Four artists at Seattle's SOIL Gallery explore the world inside our mouths in "Teeth," running through Oct. 27.
Why is it that whole portions of the human experience are sometimes overlooked in art?
For instance: teeth.
These little sculptures in our mouth are both durable and perishable. They can be neatly aligned or a crooked mess. They give us pain when infected; give us bliss when we chomp into something good.
In a new show at SOIL Gallery, straightforwardly titled “Teeth,” four local artists investigate what our gnashers are all about.
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Nola Avienne, in a glass cabinet of dental curiosities, delivers surreal turns on the world inside our mouths. From the glittering camp of “Bridgework for Liberace” to the mutant sprawl of “Gumscape,” Avienne has fun with her subject. In “The Ivories,” she explores — in carved Ivory soap, festooned with sequins, magnets, blood and other material — a variety of tooth-shape possibilities.
The importance of having teeth in the right place is stressed in “Bad Day”: a small clay head with resin teeth projecting from it at angles only vaguely related to its lips and mouth. Its patches of hair (iron filings) are in unexpected places, too. No wonder this creature’s day isn’t going well.
Alan Bur Johnson comes at the subject more clinically, with assemblages of tiny photographic transparencies framed in steel and glass that immediately call to mind dental X-rays. But their subject matter, on closer examination, isn’t necessarily dental. “Murmur: Palomino,” for instance, is a five-image strip of photo-negatives of a horse. “Murmur: Tanka” appears to be a 31-image study of driftwood or rock formations that, in theme-and-variation mode, take on toothlike qualities.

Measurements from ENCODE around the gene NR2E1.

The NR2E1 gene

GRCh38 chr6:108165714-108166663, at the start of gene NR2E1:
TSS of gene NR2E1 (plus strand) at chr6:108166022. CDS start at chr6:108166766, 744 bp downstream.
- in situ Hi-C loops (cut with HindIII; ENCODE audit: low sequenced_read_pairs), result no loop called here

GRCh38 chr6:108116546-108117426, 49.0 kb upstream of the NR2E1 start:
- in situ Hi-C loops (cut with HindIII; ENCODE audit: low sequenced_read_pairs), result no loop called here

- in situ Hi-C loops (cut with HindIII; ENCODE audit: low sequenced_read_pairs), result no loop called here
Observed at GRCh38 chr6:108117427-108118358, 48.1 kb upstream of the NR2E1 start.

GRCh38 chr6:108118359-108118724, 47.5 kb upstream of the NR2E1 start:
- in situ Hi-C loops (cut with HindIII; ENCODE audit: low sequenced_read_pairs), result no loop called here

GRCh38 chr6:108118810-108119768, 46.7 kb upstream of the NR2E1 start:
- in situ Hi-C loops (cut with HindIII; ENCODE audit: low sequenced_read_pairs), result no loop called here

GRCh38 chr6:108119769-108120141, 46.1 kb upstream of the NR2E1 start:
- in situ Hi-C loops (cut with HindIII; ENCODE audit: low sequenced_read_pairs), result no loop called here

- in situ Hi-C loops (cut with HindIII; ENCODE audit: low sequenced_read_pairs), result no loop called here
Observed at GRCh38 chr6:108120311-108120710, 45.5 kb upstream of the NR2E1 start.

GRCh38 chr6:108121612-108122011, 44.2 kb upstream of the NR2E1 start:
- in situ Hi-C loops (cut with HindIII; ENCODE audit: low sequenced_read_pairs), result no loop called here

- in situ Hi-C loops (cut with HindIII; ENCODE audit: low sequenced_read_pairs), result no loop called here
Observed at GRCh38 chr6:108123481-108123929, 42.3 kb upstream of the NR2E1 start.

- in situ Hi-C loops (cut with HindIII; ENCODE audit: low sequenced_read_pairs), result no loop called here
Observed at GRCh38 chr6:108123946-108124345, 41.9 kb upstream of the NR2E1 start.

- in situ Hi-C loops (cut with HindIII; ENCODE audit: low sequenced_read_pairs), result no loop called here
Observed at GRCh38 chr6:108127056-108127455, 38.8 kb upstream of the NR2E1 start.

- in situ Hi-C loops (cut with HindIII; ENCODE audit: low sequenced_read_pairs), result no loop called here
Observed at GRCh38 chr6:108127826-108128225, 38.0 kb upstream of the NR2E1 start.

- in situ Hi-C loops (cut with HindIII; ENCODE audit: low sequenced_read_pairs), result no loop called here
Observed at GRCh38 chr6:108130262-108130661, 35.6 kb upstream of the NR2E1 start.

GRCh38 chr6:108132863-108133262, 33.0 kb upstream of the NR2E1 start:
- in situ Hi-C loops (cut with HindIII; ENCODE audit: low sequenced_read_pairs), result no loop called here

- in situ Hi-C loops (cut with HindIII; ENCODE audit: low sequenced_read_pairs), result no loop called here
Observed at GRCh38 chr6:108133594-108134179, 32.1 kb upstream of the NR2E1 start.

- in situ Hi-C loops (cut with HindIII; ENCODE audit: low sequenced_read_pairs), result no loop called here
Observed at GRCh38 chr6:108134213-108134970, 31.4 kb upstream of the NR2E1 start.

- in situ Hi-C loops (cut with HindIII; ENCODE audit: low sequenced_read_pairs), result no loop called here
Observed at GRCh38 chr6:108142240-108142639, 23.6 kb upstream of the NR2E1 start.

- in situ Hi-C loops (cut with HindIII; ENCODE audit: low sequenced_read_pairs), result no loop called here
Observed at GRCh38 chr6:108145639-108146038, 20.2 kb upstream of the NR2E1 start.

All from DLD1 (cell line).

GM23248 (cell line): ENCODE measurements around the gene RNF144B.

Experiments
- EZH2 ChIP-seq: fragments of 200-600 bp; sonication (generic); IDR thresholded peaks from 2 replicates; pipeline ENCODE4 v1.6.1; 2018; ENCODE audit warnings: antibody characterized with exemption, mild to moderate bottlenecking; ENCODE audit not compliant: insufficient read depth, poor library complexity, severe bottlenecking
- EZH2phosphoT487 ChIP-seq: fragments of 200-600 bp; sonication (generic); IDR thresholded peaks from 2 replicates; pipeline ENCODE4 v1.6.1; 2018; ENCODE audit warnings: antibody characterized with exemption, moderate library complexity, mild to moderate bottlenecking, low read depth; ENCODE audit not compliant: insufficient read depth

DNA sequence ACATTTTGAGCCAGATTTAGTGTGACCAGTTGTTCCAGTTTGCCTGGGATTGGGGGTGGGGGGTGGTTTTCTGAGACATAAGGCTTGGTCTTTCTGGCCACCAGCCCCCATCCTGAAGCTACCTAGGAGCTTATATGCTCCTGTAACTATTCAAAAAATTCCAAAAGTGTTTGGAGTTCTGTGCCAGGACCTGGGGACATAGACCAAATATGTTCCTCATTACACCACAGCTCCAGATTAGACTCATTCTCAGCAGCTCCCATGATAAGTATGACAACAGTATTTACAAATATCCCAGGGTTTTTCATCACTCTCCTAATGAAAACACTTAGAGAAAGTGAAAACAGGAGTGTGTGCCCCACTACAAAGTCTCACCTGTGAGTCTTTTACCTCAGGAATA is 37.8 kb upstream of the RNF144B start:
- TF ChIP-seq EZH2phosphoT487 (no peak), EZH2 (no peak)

Christopher Buening’s “Front Tooth Fail” is a comical multimedia shrine to a tooth that was never meant to be. (It kept getting knocked out, Buening explains, during various boyhood accidents.) Buening’s nearby installation, “31 Tin Foil Teeth and One Gold One,” is clearly indicative of the tooth obsessions triggered in Buening by his inability to keep that one tooth intact in his mouth.
Jennifer Zwick’s single photographic contribution, “Bouquet with Condoleezza,” is a vision of colorful flowers obscuring every facial feature but the oddly recognizable toothy smile of the former secretary of state. It’s appealing as far as it goes, but feels as though it needs to be part of a series. What would Grace Jones’ feral smile be like when flower-obscured? Or one of the Bee Gees’?
Avienne also has some drawings in the show (“hard palate,” “little gum,” etc.) made from wax pastel and her own blood on vellum. More interesting in concept than execution, they can’t compete with her aberrant glass-cabinet wonders, which are at the heart of this unusual exhibit.
Michael Upchurch: email@example.com